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CT Fall 2008 Cover: Rural Issue

Features

With select articles linked in PDF

  • An Association's Work in Rural Transportation (PDF)(820 KB)
    Because CTAA was founded to support rural transportation and rural communities, much of the Association's varied technical assistance work has taken place directly in rural America. We have helped plan and develop rural systems and provided the necessary capital through our lending services for new facilities, equipment and to match federal funds.


  • Here, There and Everywhere: The Rural Transit Network Evolves to Meet Growing Demand (PDF)(227 KB)
    by Scott Bogren
    In 1978, after a three-year demonstration of the need for a federal transit program to increase the mobility of rural Americans, today's rural public transit program was launched. Thirty years later, the nation's network of rural public transit operators has grown and advanced beyond what many would have thought possible, serving more Americans every year and making vital connections to health care, employment, social services and so much more. Rural public transit has clearly evolved from a demonstration to a professional public mobility service that has positively impacted the lives of millions of Americans.


  • The CT Interview: Congressman James Oberstar (PDF)(93 KB)
    Jim Oberstar began representing Minnesota's Eighth Congressional District in Congress in 1975, and is now in his 17th term, the longest service in the U.S. House of Representatives from the state of Minnesota. He is now the Chairman of the Committee on Transportation and Infrastructure and is a well-known champion of public and community transportation. The committee has jurisdiction over America's surface transportation; freight and passenger rail; the inland waterway system, including the St. Lawrence Seaway; international maritime commerce; the Economic Development Administration; the U.S. Corps of Engineers' support of the nation's water resources; and the federal clean water program.


  • The State DOT Roundtable (PDF)(159 KB)
    CT Editor Scott Bogren conducted a group interview with three state department of transportation officials who deal with rural public transit. What follows is their wide-ranging conversation about a myriad of rural transit issues and opportunities.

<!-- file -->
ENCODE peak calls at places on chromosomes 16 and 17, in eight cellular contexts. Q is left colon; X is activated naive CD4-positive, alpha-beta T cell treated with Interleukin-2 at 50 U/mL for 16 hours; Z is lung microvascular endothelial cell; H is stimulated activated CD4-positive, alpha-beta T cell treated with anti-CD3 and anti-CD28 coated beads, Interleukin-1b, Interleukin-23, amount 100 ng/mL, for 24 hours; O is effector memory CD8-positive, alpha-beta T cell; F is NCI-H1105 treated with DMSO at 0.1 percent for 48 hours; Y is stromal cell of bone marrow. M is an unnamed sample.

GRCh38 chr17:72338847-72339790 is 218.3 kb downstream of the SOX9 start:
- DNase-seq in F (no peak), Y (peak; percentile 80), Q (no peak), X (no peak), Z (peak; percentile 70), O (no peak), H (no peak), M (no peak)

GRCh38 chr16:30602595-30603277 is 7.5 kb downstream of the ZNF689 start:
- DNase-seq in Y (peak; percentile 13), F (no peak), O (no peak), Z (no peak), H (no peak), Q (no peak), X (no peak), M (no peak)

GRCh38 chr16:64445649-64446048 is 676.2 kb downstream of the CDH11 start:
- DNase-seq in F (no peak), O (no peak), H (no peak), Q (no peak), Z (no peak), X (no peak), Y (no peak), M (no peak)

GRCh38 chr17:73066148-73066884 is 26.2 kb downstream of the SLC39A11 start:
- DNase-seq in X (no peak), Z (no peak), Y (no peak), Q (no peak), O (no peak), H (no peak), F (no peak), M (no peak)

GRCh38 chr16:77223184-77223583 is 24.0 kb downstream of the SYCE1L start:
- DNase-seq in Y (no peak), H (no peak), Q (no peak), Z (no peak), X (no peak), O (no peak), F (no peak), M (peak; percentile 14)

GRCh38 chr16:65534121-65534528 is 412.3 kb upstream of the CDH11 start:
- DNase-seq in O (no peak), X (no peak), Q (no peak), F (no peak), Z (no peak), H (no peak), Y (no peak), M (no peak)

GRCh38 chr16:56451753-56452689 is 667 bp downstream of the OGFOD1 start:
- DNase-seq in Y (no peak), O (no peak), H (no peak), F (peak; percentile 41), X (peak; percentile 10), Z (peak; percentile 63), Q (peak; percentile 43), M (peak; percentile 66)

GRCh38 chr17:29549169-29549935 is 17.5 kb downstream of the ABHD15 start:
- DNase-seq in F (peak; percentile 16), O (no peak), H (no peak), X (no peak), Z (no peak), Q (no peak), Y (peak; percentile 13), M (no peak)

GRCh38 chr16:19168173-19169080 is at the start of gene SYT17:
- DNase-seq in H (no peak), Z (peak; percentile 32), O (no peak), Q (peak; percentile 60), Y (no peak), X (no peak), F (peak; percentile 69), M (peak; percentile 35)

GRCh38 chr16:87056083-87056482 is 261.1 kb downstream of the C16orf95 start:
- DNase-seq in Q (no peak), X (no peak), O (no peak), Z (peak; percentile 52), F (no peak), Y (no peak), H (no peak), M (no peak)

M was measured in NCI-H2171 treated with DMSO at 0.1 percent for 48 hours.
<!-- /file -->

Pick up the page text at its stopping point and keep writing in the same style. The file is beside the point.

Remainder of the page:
• Building Connections, Free Fares in South Carolina (PDF)(470 KB)
    by Susan B. Richards
    At a time when transit systems across the country are raising fares and cutting service in an attempt to cope with gas price increases, TriCounty Link, has expanded service and is offering FREE rides. The Link, a rural system based in Moncks Corner, S.C., is providing the free rides as part of a 90-day introductory period for its three new Commuter Solution routes implemented in September. The commuter routes pick up customers from park-and-ride locations in the rural areas of Berkeley and Dorchester counties and transport them to where they can connect with the urban system express bus service.


  • The Spirit of Rural Transit: Alive in Delmarva (PDF)(291 KB)
    by Jane Hardin
    Delmarva Community Services and its transit division, Delmarva Community Transit, take their name from the peninsula where they are located, the Delmarva Peninsula, made-up of counties from Delaware, Maryland, and Virginia, and is situated between the Atlantic Ocean and Chesapeake Bay. The service area consists mostly of farmland and narrow necks of marshy land and islands where high tides often cover the road. Fishing, farming, and tourism are the area's leading industries. In recent years, many food processing plants have closed, taking away industrial jobs, and the region's economy has shifted to a service economy with fewer job opportunities. Meanwhile, tourists and second-home buyers including many retirees are attracted to the area's picturesque villages along the sea coasts and inland waterways.


  • Vanpools: A Viable Option in Rural Regions (PDF)(586 KB)
    by Amy Conrick
    The longevity and success of Ben Franklin Transit's vanpool program is in part due to the agency's belief that meeting customer needs is its number one priority. This article highlights a regional vanpool program that has been in operation for 25 years, concentrating on how it has grown as area commuting needs changed. Also discussed is Ben Franklin's innovative approach to working with the business community to provide a comprehensive and affordable transportation option for commuters in this rural community, while taking best advantage of various funding options to support services.


  • From Stream to Sky: Creating New Mobility Options in Montana (PDF)(925 KB)
    by Rich Sampson
    The Gallatin County region of southwestern Montana understands itself as a fitting representation of its state's trademark of Big Sky county. The recently-launched services of Streamline, serving the Bozeman area, and Skyline, connecting the region's Big Sky resort locations, are hallmarks of that mindset. Both systems provide free service across a series of routes that are drawing scores of riders who previously had no access to transit options. Moreover, the very look and feel of the systems' brands are confirming to the community that good mobility is only limited by vision, and it's a vision that is, unsurprisingly, limitless.

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